Catherine Annau joined the Metcalf Foundation in 2017 after a career as an award-winning documentary filmmaker, television and radio producer, published author, and communications and media strategist. Most recently, she has served as communications manager for a Toronto-based transit and urban affairs research group and as a manager of visual and performing arts at a community college in Alberta. After graduating with a Master’s degree in history from McGill University, she directed the feature documentary Just Watch Me: Trudeau and the ‘70s Generation, which won many awards including a Genie and Best First Feature at the Toronto International Film Festival. Her films have been broadcast on HBO, Channel 4, Discovery, CBC, TVOntario, and the Sundance Channel, and have screened at festivals and major cultural institutions in Asia, Europe and North America.
Heather Dunford joined the Metcalf Foundation in 2008 after spending nine years with The School of Toronto Dance Theatre as Student Services Coordinator and three years with the Toronto Children’s Chorus as Box Office Coordinator/Development Assistant. Heather holds a Bachelor of Arts from the University of Waterloo and completed the reputable Arts Administration Specialization with co-op placements at the Manitoba Theatre Centre, the McMichael Canadian Art Collection, The School for Performing and Visual Arts at The Centre in the Square, and the Living Arts Centre Mississauga.
Annie Rawlings joined the Metcalf Foundation in 2017 as Officer Manager and Executive Assistant to the President and CEO. Before coming to the Foundation, Annie worked as a Senior Executive Assistant at Roots of Empathy for over 10 years and as an office manager in the healthcare sector.
Anne Perdue joined the Metcalf Foundation in 2012. She is a multi-skilled communications specialist and has held a variety of positions — writer, editor, graphic designer, and publications consultant — with Cadbury Adams Canada, Kellogg Canada, Workplace Safety and Insurance Board, Royal LePage, and CIBC Wood Gundy. Anne studied English at the University of Toronto and graphic design at OCAD. She is an award-winning published author and recently completed a residency in the Literary Arts Program at The Banff Centre.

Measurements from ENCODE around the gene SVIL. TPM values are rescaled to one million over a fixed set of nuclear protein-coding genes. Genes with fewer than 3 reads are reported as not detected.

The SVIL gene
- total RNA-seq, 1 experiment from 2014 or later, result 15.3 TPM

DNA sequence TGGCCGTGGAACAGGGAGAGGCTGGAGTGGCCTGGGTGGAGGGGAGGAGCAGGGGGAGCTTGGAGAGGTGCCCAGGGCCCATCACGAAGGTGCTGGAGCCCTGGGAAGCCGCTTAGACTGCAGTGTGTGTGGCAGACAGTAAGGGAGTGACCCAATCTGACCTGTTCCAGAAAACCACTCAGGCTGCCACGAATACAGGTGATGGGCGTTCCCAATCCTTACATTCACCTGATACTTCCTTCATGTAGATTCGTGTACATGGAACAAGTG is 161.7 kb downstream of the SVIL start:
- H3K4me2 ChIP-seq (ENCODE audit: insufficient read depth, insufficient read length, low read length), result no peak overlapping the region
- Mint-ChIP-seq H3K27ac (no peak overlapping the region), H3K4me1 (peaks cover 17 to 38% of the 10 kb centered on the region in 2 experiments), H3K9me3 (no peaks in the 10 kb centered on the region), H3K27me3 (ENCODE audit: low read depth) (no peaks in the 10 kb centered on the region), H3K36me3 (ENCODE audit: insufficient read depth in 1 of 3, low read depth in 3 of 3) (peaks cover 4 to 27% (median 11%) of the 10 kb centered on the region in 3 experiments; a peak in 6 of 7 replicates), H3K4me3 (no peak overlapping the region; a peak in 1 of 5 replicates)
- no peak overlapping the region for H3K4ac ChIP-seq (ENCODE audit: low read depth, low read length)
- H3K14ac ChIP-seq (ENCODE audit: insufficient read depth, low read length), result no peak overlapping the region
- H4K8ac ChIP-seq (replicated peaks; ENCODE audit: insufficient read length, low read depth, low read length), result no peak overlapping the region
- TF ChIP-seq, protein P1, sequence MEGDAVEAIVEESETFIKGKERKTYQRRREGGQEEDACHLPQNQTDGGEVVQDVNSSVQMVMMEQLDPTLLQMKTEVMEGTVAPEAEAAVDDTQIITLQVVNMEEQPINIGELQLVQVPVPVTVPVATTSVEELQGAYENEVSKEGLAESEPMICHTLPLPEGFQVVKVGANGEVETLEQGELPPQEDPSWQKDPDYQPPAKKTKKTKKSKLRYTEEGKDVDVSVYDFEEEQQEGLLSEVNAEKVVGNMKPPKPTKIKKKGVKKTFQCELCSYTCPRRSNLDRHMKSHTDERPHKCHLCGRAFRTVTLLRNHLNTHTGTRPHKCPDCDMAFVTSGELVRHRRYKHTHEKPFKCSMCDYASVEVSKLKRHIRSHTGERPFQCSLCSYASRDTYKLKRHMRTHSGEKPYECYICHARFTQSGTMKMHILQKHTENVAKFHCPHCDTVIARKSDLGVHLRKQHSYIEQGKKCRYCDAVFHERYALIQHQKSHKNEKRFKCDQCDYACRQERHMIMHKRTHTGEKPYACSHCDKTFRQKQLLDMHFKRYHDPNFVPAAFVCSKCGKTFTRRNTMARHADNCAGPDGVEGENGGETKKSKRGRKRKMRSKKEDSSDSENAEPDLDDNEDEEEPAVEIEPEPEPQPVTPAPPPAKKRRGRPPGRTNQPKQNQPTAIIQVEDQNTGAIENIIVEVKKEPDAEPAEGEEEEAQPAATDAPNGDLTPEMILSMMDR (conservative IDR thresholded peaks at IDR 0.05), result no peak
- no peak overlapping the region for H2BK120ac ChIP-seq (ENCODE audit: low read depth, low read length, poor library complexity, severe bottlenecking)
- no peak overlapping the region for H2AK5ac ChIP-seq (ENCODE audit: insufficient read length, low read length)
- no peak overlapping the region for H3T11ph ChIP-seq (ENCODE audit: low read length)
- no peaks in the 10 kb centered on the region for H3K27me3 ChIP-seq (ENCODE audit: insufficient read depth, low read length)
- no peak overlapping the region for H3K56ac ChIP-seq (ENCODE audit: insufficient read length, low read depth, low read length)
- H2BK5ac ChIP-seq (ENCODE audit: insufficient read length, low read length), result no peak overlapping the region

Keith Barker, Native Earth Performing Arts
Katherine Carleton, Orchestras Canada/Orchestres Canada
Andy McKim, Theatre Passe Muraille
Caroline O’Brien, Ryerson University
Natasha Powell, Holla Jazz
Naomi Campbell, Luminato Festival
Menon Dwarka, Arts Etobicoke
Liam McQuade, Liam McQuade Inc.
Shannon Litzenberger, independent artist / advocate
Valérie Courtois, Director, Indigenous Leadership Initiative
Steve DeRoy, Director, The Firelight Group
Brodie Guy, Executive Director, Coast Funds
Dr. Joseph LeBlanc, Director of Indigenous Affairs, Northern Ontario School of Medicine
Tonya Makletzoff, Conservation Area Advisor, Government of Northwest Territories
Dr. David Pearson, Professor, School of the Environment, Laurentian University
Dr. Risa Smith, Co-Chair, Protected Areas Climate Change Specialist Group, World Commission on Protected Areas, International Union for the Conservation of Nature
James Stauch, Director, Institute for Community Prosperity, Mount Royal University
Karim Bardeesy, Distinguished Visiting Professor and Special Advisor to the President, Ryerson University
Stephanie Cairns, Principal, Wrangellia Consulting
Lois Corbett, Executive Director, Conservation Council of New Brunswick
Dave Harvey, Executive Director, Park People
Sunil Johal, Policy Director, Mowat Centre
Jessie Sitnick, Vice President, Corporate and Public Affairs, Argyle Public Relationships
Ed Whittingham, Principal, Whit & Ham
Mark Winfield, Professor, Faculty of Environmental Studies, York University
Monica Campbell, Former Director of Healthy Public Policy, Toronto Public Health; Assistant Professor in the Dalla Lana School of Public Health, University of Toronto
Hannah Evans, Director, Building and Development Branch, Ministry of Municipal Affairs
Matt Galloway, Host, Metro Morning on CBC Radio One
Jennifer Keesmaat, CEO, The Keesmaat Group; Former Chief Planner, City of Toronto
Albert Koehl, Environmental lawyer, Road Safety Advocate and Adjunct Professor, Osgoode Hall Law School
Siva Vijenthira, Project Manager, 8 80 Cities
Alex Dow, United Way Greater Toronto
Phil Frei, entrepreneur
Margaret Hancock, Family Service Toronto
Deena Ladd, Workers’ Action Centre
Paul Taylor, FoodShare Toronto
Tom Zizys, independent labour market expert & Metcalf Fellow
Mandie Abrams, Executive Director, Hospitality Workers Training Centre
Catherine Chandler-Crichlow, President & Chief Human Capital Officer, 3C Workforce Solutions
Nation Cheong, Director of Youth Initiatives, United Way Toronto and York Region
Trina Foster, Chief Executive Officer, ONESTEP
Karim Harji, Co-Founder and Director, Purpose Capital
Sandy Houston, President & CEO, Metcalf Foundation
Joanne Kviring, Strategic Program Manager, Canada, Virgin Unite
Bruce Lawson, President & CEO, The Counselling Foundation
Sevaun Palvetzian, CEO, CivicAction
Jamison Steeve, Executive Director, Martin Prosperity Institute
Kaylie Tiessen, Researcher, Unifor
Sean Twyford, Director, Youth Strategies Branch, Ministry of Children and Youth Services
Pat Walcott, General Manager, Toronto Employment & Social Services